Cebu News

Self-rated poverty, hunger drop in Q1

Janvic Mateo - The Freeman
Self-rated poverty, hunger drop in Q1
Residents go about their daily routines in the urban community in Binondo, Manila on April 23, 2024.
Edd Gumban/The Philippine STAR

CEBU, Philippines — An estimated 11.1 million Filipino families considered themselves poor in the first quarter of the year, a slight drop from 11.9 million at the end of 2023, a survey conducted by the OCTA Research group showed.

From 45 percent in December 2023, the country’s self-rated poverty dropped to 42 percent in the survey conducted from March 11 to 14. Only 12 percent rated their families as “not poor,” while 47 percent said they cannot say if they are poor or not.

Based on the survey, the decrease in self-rated poverty was due to a 10-point drop among respondents in balance Luzon, combined with a slight increase in Mindanao and stable numbers in Metro Manila and the Visayas.

Self-rated poverty remained the highest among those in Mindanao at 71 percent (from 68 percent), followed by those in the Visayas at 47 percent (similar to previous survey), Metro Manila at 29 percent (from 28 percent) and rest of Luzon at 28 percent (from 38 percent).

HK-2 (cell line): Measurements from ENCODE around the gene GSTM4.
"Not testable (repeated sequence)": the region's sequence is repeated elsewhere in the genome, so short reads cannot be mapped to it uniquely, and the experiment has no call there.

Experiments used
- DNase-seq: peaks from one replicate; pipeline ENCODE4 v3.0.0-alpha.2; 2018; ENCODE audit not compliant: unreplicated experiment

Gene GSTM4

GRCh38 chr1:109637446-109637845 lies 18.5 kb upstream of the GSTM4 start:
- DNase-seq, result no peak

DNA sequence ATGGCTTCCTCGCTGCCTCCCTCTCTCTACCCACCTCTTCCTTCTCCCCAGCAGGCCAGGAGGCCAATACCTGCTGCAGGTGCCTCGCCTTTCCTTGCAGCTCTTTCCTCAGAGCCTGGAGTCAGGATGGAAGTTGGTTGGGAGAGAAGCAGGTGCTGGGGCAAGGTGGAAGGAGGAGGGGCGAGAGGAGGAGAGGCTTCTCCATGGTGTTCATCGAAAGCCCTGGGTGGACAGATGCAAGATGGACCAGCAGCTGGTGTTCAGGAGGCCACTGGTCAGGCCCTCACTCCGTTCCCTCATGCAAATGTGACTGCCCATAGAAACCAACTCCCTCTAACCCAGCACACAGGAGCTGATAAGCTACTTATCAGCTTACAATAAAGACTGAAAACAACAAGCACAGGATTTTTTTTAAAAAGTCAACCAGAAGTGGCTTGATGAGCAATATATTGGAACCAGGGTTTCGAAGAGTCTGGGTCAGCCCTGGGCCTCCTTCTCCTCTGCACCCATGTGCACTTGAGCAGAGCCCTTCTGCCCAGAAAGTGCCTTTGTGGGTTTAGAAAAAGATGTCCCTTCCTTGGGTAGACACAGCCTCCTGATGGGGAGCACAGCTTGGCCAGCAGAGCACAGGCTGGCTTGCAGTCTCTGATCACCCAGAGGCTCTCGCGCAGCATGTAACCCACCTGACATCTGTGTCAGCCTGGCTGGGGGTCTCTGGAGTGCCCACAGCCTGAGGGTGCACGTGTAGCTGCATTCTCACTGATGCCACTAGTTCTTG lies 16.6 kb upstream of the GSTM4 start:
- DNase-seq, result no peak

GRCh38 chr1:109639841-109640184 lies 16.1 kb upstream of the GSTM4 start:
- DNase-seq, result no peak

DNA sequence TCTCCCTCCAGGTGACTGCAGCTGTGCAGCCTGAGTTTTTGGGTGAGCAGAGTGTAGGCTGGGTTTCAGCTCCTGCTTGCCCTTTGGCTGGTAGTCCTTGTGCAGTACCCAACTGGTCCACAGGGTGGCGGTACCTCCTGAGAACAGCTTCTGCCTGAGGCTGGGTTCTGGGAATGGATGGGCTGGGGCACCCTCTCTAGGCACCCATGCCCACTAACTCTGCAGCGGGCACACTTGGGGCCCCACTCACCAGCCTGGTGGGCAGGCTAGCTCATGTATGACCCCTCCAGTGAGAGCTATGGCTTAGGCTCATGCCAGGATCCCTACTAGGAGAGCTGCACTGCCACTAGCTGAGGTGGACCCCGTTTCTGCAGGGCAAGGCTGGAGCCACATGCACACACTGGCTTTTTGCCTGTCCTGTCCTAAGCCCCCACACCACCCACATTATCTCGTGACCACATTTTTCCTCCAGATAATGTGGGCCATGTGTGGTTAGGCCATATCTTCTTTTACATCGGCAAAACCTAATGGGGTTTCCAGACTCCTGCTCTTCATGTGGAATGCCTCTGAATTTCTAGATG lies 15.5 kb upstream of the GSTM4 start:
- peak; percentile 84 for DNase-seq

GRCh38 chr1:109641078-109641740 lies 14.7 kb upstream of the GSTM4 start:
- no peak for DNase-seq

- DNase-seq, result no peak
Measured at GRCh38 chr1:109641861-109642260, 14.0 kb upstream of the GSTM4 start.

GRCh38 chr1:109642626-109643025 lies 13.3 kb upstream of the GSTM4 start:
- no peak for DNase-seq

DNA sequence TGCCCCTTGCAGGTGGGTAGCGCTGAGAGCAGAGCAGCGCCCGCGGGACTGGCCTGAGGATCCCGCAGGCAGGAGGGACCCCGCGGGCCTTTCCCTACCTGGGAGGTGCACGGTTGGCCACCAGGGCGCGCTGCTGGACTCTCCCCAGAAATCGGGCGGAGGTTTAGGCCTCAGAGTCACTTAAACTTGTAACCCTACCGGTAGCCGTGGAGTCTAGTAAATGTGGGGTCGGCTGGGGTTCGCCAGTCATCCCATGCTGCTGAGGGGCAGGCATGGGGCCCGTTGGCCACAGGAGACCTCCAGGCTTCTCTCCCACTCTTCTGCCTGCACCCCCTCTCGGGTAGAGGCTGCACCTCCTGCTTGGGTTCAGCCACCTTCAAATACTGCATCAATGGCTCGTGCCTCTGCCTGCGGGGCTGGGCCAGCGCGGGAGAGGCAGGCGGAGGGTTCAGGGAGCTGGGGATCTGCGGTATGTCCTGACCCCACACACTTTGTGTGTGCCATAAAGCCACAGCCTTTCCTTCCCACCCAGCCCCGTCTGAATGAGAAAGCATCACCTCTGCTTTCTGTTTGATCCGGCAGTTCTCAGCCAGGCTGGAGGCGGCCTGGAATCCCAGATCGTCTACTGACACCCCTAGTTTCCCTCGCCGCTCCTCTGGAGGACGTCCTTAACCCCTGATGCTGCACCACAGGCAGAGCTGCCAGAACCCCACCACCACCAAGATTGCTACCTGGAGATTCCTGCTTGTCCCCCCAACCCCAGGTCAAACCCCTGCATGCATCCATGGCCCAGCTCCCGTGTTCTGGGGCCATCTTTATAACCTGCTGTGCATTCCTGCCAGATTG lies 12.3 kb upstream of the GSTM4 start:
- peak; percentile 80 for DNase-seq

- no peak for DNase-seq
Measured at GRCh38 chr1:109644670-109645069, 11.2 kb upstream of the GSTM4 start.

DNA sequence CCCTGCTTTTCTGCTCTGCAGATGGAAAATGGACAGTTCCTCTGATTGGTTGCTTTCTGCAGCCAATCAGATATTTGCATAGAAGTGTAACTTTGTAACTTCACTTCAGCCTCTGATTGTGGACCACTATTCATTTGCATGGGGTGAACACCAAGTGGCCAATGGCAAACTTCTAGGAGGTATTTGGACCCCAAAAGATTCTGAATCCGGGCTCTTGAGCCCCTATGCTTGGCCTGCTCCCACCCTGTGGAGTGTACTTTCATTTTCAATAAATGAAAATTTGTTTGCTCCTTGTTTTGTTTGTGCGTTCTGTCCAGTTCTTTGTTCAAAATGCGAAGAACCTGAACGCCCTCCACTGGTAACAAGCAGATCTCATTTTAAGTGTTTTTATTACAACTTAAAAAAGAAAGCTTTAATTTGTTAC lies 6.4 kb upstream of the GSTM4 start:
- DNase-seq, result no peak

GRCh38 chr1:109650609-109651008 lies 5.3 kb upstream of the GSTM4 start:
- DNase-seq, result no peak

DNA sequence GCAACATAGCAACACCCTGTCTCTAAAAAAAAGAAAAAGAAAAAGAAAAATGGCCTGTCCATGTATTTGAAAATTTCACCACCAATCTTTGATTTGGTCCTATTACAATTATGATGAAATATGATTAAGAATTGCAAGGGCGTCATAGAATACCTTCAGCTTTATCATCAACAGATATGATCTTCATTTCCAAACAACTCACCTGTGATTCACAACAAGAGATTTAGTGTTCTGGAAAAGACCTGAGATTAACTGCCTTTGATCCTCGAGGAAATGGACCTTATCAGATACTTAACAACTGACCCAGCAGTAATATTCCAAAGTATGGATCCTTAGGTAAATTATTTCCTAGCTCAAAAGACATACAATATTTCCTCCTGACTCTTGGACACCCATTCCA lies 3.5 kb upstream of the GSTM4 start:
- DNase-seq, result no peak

The same survey also found that 37 percent of the respondents considered their families as “food-poor” or those who “struggle to obtain a sufficient and healthful diet.”

It went down from the 42 percent obtained in the December 2023 survey.

Only 16 percent rated their families as “not food-poor,” while the remaining 47 percent were on the borderline.

Across areas, self-rated food poverty was highest among respondents in Mindanao at 74 percent (from 71 percent), followed by those in the Visayas at 34 percent (from 48 percent), Metro Manila at 25 percent (from 26 percent) and rest of Luzon at 24 percent (from 30 percent).


In terms of involuntary hunger, the survey found that those who experienced not having anything to eat at least once in the past three months before the survey period decreased from 14 percent in December 2023 to 11 percent in March 2024.

This translates to an estimated decrease from 3.7 million to 2.9 million families, OCTA said.

Involuntary hunger was highest among those in the Visayas at 13 percent (from 19 percent), followed by those in Mindanao at 12 percent (from 18 percent) and Metro Manila and the rest of Luzon at nine percent (from eight percent and 11 percent, respectively).

Out of those who said that their families experienced hunger in the past three months, 68 percent of them said they experienced it only once, 21 percent a few times, eight percent often and two percent always.

OCTA’s Tugon ng Masa survey had 1,200 respondents and a margin of error of plus/minus three percent.— (FREEMAN)

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